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April 3, 2023
Startup Aura is already operating a nationwide wireless network designed for future autonomous cargo drones.
"We're building a deterministic network," explained CEO Bill Tolpegin. He said the company's new network will be able to guarantee connections where customers need them along an aircraft's flight path. That, he said, is the "exact opposite" from how big 5G network providers operate. Typically, as 5G devices move around the country, those devices tell network operators where they need to offer services. Instead, in the Aura network, the network will tell the device where it should be, based on the flight path submitted by a customer.
"We will guarantee a signal in a specific space and time," Tolpegin explained. "We'll reserve that spectrum for you."
Aura recently inked a deal with Federated Wireless – which operates spectrum management tools in a growing number of bands – to deliver "deterministic connectivity links for both crewed and uncrewed applications."
Aura's network is in "version one," said Tolpegin, explaining that the company is still working with its customers and the Federal Aviation Administration (FAA) to refine its offering. "I'd say it's the largest test network in the US," he said.
Tolpegin would know. He was previously the CEO of the C-Band Alliance (CBA), which worked to free satellite spectrum for 5G before the alliance fell apart. Prior to that, Tolpegin held leadership positions at a number of satellite, Internet and wireless companies including ICO Global Communications, EarthLink and Globalstar.
Build it and they will come
Tolpegin explained that Aura's network is primarily intended for aircraft of the future. Just as automakers and delivery companies are researching the possibility of driverless cars and drones, respectively, so too are aircraft companies looking toward a pilotless future. But autonomous and remote-controlled aircraft – whether they're hauling freight or passengers – will need some kind of dedicated, low-latency wireless network for communications. "There's a ton of different things you can do with these aircraft," Tolpegin said.
Tolpegin argued that today's satellite, cellular and air-to-ground networks (like those from Gogo or SmartSky) won't meet the needs of these future UAVs (unmanned aerial vehicles) that operate BVLOS (beyond visual line of sight). "5G doesn't work for this," he said. "No one has really been thinking about this."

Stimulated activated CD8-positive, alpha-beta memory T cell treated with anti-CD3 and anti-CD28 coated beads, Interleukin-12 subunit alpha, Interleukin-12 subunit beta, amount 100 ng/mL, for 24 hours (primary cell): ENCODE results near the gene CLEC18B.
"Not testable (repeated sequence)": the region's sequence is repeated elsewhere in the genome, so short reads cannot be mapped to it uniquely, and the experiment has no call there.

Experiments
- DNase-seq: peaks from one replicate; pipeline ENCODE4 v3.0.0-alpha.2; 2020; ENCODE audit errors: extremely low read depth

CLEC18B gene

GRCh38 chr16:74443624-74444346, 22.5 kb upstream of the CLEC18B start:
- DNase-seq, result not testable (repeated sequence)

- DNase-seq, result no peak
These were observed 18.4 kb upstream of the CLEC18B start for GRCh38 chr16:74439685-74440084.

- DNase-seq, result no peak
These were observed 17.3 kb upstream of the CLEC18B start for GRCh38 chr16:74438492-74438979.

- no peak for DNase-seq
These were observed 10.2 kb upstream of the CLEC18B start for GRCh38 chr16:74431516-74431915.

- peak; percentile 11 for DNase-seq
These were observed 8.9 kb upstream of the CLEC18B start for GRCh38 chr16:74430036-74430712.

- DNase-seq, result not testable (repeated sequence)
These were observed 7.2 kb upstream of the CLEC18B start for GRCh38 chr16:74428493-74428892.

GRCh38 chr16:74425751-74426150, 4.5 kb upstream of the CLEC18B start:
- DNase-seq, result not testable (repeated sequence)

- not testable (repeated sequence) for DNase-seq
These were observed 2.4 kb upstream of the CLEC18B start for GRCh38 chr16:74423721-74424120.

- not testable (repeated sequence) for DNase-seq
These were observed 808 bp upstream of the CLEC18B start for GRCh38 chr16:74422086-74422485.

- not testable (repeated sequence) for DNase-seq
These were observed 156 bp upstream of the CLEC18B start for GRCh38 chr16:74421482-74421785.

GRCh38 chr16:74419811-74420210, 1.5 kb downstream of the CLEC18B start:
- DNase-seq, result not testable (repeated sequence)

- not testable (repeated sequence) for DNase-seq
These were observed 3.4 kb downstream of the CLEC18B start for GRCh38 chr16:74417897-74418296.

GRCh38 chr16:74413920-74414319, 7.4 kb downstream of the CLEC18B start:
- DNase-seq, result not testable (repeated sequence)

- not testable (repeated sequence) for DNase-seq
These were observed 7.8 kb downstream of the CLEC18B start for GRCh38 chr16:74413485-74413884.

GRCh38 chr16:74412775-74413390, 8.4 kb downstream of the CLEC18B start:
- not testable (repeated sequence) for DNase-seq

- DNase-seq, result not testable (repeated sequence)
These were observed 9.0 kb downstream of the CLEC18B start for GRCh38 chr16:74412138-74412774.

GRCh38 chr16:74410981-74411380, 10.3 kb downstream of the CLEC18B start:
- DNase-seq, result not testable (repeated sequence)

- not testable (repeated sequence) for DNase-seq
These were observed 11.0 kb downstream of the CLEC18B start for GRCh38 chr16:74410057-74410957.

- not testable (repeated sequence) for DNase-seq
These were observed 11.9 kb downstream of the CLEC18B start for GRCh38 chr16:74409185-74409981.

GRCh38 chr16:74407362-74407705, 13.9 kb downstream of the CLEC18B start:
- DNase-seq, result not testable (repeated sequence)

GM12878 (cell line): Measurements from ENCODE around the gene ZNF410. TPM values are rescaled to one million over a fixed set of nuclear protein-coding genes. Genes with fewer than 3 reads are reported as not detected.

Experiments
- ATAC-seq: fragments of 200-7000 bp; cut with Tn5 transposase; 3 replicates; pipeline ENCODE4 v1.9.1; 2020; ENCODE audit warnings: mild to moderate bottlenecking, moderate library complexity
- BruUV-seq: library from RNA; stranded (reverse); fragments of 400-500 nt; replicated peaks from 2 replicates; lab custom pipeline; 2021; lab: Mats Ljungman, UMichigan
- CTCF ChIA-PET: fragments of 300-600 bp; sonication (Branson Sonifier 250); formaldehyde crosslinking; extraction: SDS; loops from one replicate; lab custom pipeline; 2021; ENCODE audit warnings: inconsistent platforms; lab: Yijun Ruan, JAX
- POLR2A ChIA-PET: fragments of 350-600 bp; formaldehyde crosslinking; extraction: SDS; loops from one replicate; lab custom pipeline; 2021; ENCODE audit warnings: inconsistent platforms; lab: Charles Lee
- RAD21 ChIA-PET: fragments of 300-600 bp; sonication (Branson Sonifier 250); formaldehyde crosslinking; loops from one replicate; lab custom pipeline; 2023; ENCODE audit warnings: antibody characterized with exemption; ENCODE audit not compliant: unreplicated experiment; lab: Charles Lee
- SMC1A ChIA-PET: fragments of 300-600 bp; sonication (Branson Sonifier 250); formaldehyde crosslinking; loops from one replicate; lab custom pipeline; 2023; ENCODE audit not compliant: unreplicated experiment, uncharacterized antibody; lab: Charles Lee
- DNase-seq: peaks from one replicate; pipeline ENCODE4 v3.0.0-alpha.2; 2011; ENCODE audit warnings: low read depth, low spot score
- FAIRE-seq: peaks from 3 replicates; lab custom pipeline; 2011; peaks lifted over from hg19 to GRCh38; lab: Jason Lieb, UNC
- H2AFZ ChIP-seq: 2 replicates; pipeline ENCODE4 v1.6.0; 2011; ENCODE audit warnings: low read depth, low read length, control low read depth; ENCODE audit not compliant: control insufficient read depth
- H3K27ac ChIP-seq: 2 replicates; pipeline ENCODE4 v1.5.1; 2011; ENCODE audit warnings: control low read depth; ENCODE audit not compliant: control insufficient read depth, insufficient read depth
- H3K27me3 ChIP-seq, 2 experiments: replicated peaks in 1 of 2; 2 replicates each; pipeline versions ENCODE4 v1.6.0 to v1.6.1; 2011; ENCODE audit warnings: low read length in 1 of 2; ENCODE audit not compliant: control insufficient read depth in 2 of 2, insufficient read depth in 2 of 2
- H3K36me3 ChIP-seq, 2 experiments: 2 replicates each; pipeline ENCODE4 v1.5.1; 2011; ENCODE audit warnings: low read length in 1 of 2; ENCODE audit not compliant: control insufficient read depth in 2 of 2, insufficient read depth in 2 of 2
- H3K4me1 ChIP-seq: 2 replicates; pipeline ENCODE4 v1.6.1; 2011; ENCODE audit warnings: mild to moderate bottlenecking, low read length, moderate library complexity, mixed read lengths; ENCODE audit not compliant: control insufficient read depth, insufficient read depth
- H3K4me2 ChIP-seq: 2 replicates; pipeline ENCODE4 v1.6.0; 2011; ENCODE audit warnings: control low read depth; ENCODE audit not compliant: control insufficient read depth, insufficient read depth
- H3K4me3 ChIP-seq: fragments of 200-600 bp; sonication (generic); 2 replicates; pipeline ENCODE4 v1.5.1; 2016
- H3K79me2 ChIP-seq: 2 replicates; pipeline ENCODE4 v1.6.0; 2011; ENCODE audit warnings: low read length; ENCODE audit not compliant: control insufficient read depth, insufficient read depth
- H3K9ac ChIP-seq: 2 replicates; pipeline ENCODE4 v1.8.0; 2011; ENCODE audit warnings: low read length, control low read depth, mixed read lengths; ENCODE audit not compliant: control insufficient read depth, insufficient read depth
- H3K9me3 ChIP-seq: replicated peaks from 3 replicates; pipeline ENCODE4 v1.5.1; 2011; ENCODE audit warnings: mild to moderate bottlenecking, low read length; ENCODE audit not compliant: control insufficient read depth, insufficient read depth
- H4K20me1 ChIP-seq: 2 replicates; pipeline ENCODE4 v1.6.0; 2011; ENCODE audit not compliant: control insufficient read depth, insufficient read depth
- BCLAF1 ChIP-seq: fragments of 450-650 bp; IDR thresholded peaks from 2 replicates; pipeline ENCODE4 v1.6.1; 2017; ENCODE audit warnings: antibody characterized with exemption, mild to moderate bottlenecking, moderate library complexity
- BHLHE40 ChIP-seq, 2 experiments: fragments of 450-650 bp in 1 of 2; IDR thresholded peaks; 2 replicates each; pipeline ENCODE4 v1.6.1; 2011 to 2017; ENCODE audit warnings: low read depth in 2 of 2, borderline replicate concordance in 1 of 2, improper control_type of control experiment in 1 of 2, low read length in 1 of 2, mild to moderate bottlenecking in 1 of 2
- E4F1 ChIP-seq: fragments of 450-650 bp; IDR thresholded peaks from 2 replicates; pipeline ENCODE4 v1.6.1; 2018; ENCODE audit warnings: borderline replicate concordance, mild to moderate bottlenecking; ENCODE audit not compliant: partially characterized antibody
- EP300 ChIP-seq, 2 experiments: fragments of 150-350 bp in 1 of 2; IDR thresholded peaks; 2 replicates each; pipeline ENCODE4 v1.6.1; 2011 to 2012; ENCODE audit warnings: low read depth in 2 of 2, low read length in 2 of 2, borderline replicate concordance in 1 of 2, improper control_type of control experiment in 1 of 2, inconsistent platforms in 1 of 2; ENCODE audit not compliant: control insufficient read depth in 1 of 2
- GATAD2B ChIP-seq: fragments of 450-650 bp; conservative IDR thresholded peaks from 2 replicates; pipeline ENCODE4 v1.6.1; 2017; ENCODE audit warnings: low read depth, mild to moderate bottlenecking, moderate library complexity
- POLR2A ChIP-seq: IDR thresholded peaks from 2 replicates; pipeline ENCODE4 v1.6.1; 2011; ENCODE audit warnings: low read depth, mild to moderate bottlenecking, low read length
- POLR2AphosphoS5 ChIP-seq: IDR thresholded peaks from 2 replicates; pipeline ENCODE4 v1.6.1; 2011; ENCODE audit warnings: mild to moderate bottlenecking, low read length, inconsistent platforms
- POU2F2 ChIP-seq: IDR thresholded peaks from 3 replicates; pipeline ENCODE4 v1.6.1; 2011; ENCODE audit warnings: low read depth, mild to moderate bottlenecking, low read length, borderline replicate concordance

Figure 1: Aura's network is designed for cargo drones. Click here for a larger version of this image.
(Source: Aura. Used with permission.)
Founded in 2020, Aura raised roughly $30 million in a Series A funding round in 2021 and another $75 million in a Series B last year from the likes of Fortress Investment Group, Mudrick Capital Management and Tracker Capital Management. It used that cash to build a proprietary wireless network – with equipment from vendors in the aircraft industry – across roughly 57 transmission sites. Its network runs in a 1MHz sliver of the 450MHz band. Meaning, it can't support high-capacity data connections but it can cover wide geographic areas with voice and low-latency services.
"Later this decade you're going to see a lot of urban air mobility with these kinds of aircraft," Tolpegin said, explaining that Aura's network is designed to connect to aircraft flying above 500 feet.
What's old is new
"This spectrum had not been touched for a long time," Tolpegin said, explaining that he and other Aura executives spotted the company's spectrum in 2017 as it was being repurposed from legacy aviation uses like phone calls in private aircraft. "I was like, oh wow, this is perfect for drones," he said.
Aura isn't the only company looking to repurpose spectrum for new uses. For example, startup Anterix has collected a range of spectrum licenses in the 900MHz band and is working to build a billion-dollar business around licensing that spectrum to utilities and other customers.
Tolpegin said the FCC is currently evaluating a proposal that would allocate a small chunk of the 5GHz band for the kind of autonomous cargo drones that Aura is hoping to service. But Tolpegin said that effort won't affect Aura because the company's network sits in lowband 450MHz spectrum and will therefore provide a much different set of services. He said drone operators of the future will likely want communications in both the 5GHz band and the 450MHz band.
Looking ahead, Tolpegin said the company's goal is to work with regulators and its customers to refine and certify its operations. Such certifications, particularly from the FAA, will be critical to pushing cargo drones into the mainstream. "We're past the, 'does it work?' phase," he said.
Editorial Director, 5G & Mobile Strategies, Light Reading
Based in Denver, Mike has covered the wireless industry as a journalist for almost two decades, first at RCR Wireless News and then at FierceWireless and recalls once writing a story about the transition from black and white to color screens on cell phones.
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